Collecting trash in space
A satellite that gets rid of space junk could help prevent devastating collisions in Earth orbit
BY SID PERKINS
PITTSBURGH, Pa. — Satellites play big roles in modern life. Some look downward to monitor environmental conditions on Earth. Others look outward in search of major solar flares that can disrupt the transmission of electrical power to homes and businesses. Some spy on our enemies. Others relay communications around the globe. But all of these million-dollar marvels of technology can be knocked out by a collision with space junk — debris from satellites and other Earthly technology orbiting high above the planet. Now, a teen from Jordan has designed a satellite to chase down space junk, collect it and then dispose of it.
NASA is the U.S. space agency. It and other organizations are tracking about 500,000 pieces of space junk that are currently orbiting Earth. Many come from satellites or rockets that have blown up and shattered. The objects being tracked are the size of a marble or larger. About 20,000 are at least the size of a softball (some are as large as a refrigerator). Most are too small to detect from Earth’s surface. In all, some 100 million pieces of debris likely orbit Earth today, says 15-year-old Dana Arabiyat. She attends Alridwan Schools in Amman, Jordan
Even bits of space junk as small as flecks of paint pose a threat, says Dana. That’s because this debris orbits our planet at speeds up to some 28,200 kilometers per hour (17,500 miles per hour). That’s about 7.8 kilometers per second! Such blistering speed explains why tiny paint flecks have chipped the windshields of space shuttles so badly that they needed to be replaced.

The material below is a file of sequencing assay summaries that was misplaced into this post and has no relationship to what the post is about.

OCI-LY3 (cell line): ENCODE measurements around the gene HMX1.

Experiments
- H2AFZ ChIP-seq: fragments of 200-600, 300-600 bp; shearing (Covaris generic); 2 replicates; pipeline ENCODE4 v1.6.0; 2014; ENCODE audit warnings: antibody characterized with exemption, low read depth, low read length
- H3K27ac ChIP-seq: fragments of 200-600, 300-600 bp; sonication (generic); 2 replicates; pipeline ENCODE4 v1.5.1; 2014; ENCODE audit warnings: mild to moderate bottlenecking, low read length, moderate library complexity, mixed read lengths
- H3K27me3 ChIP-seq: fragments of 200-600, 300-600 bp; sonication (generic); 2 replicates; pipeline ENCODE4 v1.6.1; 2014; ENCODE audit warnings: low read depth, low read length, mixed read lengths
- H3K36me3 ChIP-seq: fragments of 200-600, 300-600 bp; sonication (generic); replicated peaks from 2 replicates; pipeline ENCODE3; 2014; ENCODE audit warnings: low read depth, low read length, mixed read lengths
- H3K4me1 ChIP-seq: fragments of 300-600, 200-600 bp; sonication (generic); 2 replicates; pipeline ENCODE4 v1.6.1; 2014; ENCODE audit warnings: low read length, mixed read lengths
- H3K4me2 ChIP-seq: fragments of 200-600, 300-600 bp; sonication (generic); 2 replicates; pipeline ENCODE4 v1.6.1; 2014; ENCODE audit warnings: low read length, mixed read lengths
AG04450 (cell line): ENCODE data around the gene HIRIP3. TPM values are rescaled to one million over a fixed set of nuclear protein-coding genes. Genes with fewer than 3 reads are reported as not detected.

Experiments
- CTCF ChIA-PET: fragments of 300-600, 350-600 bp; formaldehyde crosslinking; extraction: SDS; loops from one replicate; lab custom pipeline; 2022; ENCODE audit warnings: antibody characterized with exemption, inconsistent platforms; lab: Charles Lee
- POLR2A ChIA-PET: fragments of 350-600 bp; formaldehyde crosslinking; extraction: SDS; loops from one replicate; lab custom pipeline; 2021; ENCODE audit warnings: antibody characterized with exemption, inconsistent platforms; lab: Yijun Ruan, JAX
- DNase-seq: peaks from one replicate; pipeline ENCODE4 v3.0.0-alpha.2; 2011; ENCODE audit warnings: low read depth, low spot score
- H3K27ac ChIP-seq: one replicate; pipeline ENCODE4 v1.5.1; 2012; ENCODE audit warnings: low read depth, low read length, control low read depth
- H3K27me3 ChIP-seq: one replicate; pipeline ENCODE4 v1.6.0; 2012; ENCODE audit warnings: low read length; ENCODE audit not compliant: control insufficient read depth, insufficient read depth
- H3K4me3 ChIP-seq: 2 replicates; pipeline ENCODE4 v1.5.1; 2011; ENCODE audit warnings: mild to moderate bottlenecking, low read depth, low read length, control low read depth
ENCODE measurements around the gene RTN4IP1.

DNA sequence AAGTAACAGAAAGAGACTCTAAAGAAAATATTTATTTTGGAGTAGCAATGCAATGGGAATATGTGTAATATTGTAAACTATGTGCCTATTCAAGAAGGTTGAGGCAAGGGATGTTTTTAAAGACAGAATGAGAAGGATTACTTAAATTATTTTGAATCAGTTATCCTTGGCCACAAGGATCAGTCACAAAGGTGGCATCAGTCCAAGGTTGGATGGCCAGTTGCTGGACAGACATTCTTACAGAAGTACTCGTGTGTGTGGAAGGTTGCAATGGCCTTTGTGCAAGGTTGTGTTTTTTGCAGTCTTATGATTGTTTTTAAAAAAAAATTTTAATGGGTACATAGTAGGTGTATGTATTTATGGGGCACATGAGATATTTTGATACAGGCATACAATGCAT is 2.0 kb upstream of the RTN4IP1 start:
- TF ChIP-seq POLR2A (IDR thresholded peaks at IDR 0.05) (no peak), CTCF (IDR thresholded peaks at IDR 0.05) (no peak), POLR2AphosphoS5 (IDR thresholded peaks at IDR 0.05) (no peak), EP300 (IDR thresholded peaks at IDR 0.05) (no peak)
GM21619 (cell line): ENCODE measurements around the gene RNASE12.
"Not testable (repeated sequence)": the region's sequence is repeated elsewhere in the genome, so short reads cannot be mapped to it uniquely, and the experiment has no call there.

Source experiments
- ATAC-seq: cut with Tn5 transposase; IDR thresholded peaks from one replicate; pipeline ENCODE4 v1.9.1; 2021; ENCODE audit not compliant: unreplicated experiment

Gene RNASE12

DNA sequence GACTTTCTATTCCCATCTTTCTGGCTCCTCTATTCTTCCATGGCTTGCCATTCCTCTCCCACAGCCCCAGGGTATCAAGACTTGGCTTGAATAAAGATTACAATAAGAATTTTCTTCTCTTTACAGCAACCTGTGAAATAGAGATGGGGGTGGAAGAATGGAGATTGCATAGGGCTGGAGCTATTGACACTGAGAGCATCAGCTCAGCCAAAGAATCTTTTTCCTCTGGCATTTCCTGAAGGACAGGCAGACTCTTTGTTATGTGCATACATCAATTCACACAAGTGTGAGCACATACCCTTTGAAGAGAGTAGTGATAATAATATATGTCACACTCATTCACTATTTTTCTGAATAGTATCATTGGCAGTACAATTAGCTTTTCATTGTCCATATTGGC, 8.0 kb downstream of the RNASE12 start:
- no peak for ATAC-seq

Researchers have come up with many ideas for getting rid of space junk. Some have suggested vaporizing small bits with lasers. Others have proposed launching satellites to collect the debris. Dana’s design falls into this category.
Here’s how hers would work: A radar system aboard the satellite would scan for and find a piece of space junk. Then, thrusters would change the satellite’s orbit so that it could chase down the errant object. As the satellite closed in on its prey, cameras would keep it on target.
At the last minute, a door that leads to a bulletproof container would open. This container needs to be strong so that it doesn’t break apart when the satellite swallows the space junk, Dana explains. In some cases, she notes, the difference in speed between the satellite and the debris could still be pretty big.
Finally, when the trash container was full, it would be lowered toward Earth on a kilometers-long cable and it contents released into the upper atmosphere. There, the space junk would harmlessly burn up just like a meteor does. Meanwhile, her satellite would reel the container back up so that it could collect more trash